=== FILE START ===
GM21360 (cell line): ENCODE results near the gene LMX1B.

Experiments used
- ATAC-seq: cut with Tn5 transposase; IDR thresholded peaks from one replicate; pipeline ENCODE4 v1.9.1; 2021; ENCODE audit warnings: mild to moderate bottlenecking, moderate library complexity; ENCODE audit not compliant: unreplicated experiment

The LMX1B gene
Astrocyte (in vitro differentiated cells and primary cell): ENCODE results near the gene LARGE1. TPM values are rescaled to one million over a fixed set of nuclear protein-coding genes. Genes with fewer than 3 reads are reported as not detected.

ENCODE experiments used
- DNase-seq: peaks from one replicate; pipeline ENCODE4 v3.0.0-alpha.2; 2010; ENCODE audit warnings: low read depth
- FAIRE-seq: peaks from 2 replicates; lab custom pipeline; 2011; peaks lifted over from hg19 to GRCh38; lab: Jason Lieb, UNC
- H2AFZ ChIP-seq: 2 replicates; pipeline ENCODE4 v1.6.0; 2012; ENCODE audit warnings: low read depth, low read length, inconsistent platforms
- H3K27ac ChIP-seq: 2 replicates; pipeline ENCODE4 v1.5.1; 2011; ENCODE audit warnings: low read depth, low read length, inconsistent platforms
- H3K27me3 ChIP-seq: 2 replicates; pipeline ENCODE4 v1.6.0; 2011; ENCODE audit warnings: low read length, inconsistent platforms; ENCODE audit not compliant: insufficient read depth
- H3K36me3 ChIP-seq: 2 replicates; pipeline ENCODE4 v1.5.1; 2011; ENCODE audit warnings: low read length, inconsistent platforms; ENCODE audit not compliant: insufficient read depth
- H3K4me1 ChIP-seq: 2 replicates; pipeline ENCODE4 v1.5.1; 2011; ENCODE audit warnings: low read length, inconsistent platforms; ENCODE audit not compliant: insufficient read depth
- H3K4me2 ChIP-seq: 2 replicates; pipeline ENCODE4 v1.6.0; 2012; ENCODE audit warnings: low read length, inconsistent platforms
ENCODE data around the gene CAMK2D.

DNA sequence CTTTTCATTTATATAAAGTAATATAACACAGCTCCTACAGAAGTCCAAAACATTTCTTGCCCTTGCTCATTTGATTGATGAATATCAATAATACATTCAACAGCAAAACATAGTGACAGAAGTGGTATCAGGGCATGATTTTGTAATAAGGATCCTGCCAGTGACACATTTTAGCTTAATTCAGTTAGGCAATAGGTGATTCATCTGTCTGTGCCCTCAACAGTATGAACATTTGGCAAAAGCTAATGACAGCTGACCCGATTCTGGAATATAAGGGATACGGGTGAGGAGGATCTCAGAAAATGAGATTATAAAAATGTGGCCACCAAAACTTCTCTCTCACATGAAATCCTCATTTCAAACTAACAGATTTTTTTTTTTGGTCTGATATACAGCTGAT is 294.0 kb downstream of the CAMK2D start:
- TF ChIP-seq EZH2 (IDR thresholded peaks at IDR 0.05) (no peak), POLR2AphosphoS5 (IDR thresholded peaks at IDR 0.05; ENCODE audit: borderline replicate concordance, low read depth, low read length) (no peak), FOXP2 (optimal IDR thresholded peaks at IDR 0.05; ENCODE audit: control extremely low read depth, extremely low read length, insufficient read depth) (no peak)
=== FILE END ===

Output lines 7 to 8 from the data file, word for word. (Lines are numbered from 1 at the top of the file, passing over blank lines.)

- DNase-seq: peaks from one replicate; pipeline ENCODE4 v3.0.0-alpha.2; 2010; ENCODE audit warnings: low read depth
- FAIRE-seq: peaks from 2 replicates; lab custom pipeline; 2011; peaks lifted over from hg19 to GRCh38; lab: Jason Lieb, UNC